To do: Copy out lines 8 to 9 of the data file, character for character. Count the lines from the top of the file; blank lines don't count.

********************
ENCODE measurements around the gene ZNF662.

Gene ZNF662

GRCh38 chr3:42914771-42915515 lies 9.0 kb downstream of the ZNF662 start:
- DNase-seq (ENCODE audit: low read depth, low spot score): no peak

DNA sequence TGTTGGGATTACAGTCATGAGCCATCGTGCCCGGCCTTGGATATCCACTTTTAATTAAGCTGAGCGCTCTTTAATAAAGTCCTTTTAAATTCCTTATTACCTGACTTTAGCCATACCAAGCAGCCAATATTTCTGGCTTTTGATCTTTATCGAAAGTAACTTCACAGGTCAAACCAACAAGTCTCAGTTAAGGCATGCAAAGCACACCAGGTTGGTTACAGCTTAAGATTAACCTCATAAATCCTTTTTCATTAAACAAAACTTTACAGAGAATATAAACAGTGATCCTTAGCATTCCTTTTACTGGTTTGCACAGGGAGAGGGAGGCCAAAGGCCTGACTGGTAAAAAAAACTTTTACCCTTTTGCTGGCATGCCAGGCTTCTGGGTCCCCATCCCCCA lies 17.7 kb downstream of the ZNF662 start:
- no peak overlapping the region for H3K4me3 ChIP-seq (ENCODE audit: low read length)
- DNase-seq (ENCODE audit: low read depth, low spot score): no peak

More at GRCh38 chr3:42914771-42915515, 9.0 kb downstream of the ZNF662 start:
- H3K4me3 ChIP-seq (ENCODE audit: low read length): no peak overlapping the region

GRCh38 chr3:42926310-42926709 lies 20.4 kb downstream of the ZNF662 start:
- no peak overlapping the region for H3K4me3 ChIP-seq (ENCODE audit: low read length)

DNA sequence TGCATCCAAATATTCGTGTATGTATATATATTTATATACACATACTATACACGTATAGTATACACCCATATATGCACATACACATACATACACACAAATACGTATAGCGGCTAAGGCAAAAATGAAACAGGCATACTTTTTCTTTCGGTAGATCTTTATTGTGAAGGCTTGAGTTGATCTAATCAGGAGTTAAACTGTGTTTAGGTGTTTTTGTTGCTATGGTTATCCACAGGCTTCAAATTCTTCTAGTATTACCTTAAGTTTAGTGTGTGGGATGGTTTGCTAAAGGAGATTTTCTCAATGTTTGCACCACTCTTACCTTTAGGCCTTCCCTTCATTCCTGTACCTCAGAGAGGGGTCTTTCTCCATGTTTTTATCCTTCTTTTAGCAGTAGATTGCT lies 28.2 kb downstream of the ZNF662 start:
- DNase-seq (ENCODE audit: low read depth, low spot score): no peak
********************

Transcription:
More at GRCh38 chr3:42914771-42915515, 9.0 kb downstream of the ZNF662 start:
- H3K4me3 ChIP-seq (ENCODE audit: low read length): no peak overlapping the region